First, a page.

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Most companies under criminal investigation by the Antitrust Division, U.S. Department of Justice (DOJ), eventually resolve their liability with the government short of going to trial, either by entering into a corporate leniency agreement or, more commonly, by pleading guilty to criminal antitrust charges under a corporate plea agreement. Foremost on the minds of corporate counsel when negotiating these agreements is ensuring that the company pays no criminal fine under leniency or as small a fine as possible under a plea agreement. But it is often equally important for the company to maximize the number of its employees covered by the corporate disposition, thereby eliminating the possibility that those employees will be individually prosecuted.
By Marjorie J. Peerce, Dennis Burke and Maya Salah
This article addresses the history of Form I-9 and current initiatives underway by DHS.
By Jacqueline C. Wolff and Brian S. Korn
The New Routes for Access to Capital and the Potential Legal and Regulatory Risks
Although the business community lauded the arrival of new crowdfunding laws, the enforcement community has had a different take on them. As stated in 2017 by then Deputy Attorney General Rod Rosenstein: “The potential downside of crowdfunding is that it occurs outside the watchful eye of a regulated banking and financial industry. Unregulated websites therefore provide a platform for criminals to defraud potential investors.”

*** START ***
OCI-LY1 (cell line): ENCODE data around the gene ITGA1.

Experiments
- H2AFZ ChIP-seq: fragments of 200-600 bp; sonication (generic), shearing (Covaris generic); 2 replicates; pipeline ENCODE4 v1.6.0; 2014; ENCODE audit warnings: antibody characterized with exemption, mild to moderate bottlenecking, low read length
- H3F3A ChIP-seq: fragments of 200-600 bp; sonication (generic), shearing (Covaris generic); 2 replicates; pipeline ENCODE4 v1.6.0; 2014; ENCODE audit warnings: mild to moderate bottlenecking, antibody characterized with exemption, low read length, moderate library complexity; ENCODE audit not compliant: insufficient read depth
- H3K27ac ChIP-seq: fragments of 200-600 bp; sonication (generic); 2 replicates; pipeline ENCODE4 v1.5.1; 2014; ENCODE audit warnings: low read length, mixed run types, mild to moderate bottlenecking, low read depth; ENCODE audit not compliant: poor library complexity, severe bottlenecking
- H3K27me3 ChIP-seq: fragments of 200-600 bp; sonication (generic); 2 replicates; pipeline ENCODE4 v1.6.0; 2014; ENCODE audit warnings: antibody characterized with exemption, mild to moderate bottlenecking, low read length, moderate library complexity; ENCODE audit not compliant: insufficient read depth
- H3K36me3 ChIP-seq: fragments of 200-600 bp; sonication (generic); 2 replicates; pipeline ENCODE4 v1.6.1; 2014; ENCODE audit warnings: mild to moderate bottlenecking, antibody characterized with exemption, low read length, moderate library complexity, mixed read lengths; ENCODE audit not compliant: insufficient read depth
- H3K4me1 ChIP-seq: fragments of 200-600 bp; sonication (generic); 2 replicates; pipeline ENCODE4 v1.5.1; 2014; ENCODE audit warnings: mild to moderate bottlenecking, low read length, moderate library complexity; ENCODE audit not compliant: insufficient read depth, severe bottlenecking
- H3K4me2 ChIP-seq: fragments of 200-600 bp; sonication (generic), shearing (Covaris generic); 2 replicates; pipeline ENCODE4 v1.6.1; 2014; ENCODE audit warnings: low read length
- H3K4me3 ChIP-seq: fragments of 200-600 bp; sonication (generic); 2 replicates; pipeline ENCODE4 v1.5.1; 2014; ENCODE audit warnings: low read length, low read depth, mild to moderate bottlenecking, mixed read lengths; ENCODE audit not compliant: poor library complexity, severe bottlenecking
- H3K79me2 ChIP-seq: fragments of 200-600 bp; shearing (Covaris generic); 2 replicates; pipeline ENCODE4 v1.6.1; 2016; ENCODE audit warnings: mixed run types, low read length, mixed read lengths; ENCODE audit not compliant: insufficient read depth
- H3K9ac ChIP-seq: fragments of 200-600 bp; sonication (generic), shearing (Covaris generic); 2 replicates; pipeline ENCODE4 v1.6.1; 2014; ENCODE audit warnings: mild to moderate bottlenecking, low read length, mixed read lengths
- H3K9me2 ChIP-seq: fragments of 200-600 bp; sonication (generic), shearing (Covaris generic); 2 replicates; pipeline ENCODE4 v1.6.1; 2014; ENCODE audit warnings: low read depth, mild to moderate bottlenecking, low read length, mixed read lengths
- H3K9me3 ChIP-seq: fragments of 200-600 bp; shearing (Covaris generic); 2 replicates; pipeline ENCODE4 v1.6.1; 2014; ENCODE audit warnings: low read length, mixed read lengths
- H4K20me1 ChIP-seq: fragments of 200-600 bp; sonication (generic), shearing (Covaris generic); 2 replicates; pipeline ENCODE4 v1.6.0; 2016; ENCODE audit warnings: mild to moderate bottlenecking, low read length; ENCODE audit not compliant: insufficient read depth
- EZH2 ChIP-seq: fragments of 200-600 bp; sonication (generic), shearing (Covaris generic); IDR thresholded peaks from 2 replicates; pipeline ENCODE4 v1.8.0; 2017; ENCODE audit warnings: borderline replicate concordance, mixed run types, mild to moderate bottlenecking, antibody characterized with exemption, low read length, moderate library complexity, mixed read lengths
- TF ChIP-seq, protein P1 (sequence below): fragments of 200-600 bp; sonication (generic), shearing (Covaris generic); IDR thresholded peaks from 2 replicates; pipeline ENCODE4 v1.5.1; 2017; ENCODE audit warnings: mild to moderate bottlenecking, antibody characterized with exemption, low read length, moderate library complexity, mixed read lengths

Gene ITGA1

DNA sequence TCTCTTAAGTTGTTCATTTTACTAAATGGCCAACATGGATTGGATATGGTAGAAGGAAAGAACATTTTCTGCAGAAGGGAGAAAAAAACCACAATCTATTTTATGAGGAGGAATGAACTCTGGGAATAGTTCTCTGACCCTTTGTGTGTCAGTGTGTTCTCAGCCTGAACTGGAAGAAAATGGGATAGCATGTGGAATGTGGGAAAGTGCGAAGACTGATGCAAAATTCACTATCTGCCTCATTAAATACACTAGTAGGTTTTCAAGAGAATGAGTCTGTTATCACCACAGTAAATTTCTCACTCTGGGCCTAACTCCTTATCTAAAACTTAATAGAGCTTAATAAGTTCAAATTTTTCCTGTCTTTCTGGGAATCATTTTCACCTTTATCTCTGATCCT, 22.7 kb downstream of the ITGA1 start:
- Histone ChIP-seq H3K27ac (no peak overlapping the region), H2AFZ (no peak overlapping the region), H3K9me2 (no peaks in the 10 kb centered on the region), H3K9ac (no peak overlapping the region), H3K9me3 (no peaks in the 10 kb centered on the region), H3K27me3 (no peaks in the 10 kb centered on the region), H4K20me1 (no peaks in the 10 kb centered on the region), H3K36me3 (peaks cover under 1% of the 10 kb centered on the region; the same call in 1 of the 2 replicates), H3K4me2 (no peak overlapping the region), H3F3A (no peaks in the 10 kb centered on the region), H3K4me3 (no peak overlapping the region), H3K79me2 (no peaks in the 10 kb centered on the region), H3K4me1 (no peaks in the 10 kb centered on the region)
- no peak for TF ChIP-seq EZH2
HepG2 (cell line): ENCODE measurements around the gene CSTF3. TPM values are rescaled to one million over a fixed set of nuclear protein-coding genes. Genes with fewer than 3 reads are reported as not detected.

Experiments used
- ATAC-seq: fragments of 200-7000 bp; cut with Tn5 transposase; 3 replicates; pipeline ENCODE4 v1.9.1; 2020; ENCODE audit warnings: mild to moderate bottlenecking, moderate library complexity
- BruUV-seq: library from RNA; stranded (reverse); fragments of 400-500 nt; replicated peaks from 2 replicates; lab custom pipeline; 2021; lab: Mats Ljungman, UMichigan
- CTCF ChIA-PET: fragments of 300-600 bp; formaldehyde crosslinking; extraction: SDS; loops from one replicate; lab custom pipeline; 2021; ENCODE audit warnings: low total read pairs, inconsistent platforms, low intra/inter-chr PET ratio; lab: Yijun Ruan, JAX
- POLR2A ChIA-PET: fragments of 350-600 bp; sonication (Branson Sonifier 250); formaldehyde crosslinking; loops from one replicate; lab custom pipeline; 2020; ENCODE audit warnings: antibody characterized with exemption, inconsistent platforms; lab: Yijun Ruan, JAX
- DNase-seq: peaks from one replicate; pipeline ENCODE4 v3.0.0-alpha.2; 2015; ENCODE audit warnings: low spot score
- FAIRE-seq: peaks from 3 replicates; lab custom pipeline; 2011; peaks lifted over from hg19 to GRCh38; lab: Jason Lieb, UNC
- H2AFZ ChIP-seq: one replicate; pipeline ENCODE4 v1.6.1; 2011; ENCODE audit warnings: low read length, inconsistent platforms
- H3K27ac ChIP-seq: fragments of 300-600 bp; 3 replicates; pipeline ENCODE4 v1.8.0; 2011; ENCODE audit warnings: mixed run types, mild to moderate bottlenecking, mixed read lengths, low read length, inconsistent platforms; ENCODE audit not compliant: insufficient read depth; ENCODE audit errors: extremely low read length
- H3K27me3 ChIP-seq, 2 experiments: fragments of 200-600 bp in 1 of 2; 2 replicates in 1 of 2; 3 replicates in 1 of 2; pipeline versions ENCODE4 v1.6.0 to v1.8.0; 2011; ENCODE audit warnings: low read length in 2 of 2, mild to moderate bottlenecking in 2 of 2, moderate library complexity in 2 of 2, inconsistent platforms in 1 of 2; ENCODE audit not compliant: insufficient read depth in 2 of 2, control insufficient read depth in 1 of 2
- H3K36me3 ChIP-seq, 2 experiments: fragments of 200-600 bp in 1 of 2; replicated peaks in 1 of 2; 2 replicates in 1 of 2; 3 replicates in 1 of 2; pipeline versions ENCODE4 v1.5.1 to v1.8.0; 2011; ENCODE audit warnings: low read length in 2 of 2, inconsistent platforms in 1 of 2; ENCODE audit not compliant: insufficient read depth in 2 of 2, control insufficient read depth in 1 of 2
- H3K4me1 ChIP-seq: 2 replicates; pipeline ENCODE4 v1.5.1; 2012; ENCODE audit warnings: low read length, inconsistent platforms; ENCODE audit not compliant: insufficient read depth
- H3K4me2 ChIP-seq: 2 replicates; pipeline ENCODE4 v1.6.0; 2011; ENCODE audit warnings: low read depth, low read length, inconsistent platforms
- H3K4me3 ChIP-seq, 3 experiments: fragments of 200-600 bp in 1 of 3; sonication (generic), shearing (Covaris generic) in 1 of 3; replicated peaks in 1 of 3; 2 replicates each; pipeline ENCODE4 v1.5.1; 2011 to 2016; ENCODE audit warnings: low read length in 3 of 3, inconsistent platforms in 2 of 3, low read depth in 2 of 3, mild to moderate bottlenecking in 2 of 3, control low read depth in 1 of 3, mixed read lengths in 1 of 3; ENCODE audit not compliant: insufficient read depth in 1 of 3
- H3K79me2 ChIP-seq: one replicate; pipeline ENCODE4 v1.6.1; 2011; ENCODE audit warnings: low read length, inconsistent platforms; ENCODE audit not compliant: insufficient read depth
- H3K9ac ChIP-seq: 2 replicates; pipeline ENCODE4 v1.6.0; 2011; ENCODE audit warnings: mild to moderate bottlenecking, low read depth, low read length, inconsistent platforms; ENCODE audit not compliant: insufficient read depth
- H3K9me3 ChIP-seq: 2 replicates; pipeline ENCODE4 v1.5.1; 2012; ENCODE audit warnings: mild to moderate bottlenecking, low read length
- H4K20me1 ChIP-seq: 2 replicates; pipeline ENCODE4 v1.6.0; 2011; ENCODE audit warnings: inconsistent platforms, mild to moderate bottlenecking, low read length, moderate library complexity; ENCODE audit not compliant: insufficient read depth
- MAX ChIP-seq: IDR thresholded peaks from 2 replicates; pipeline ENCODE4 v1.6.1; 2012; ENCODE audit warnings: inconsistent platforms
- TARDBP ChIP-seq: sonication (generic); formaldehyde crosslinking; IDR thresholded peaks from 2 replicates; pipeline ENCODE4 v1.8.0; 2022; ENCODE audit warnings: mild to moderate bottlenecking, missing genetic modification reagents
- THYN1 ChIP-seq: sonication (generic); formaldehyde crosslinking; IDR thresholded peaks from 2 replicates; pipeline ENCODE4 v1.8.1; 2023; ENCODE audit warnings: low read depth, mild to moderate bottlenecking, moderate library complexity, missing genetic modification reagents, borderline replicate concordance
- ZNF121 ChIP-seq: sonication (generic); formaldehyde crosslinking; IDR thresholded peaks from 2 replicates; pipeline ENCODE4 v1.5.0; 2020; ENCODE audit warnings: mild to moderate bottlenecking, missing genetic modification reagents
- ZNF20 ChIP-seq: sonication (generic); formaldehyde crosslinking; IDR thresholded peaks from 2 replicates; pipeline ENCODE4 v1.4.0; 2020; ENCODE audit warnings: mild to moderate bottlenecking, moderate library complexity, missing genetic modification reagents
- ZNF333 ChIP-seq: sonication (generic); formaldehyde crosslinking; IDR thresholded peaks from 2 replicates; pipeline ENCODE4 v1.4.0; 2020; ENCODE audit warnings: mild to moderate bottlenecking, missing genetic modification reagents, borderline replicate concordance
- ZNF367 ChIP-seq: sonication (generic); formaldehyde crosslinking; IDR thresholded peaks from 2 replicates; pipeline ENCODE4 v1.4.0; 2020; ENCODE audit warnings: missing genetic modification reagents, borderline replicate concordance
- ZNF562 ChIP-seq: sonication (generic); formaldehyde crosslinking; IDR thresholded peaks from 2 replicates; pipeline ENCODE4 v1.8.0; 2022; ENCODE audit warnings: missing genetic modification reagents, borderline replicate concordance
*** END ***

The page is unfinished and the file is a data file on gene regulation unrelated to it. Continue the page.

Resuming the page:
By Telemachus P. Kasulis
As the DOJ expands its mismarking inquiries beyond stocks and bonds and into areas like private equity, recent cases illuminate the increasing need for robust internal controls designed to eliminate the incentives for an employee or manager to overvalue assets.
By Juliet Gunev
New Developments In Och-Ziff FCPA Settlement As Brooklyn Judge Grants Victim Status to Former Investors In Restitution Claim over Lost African Mining Venture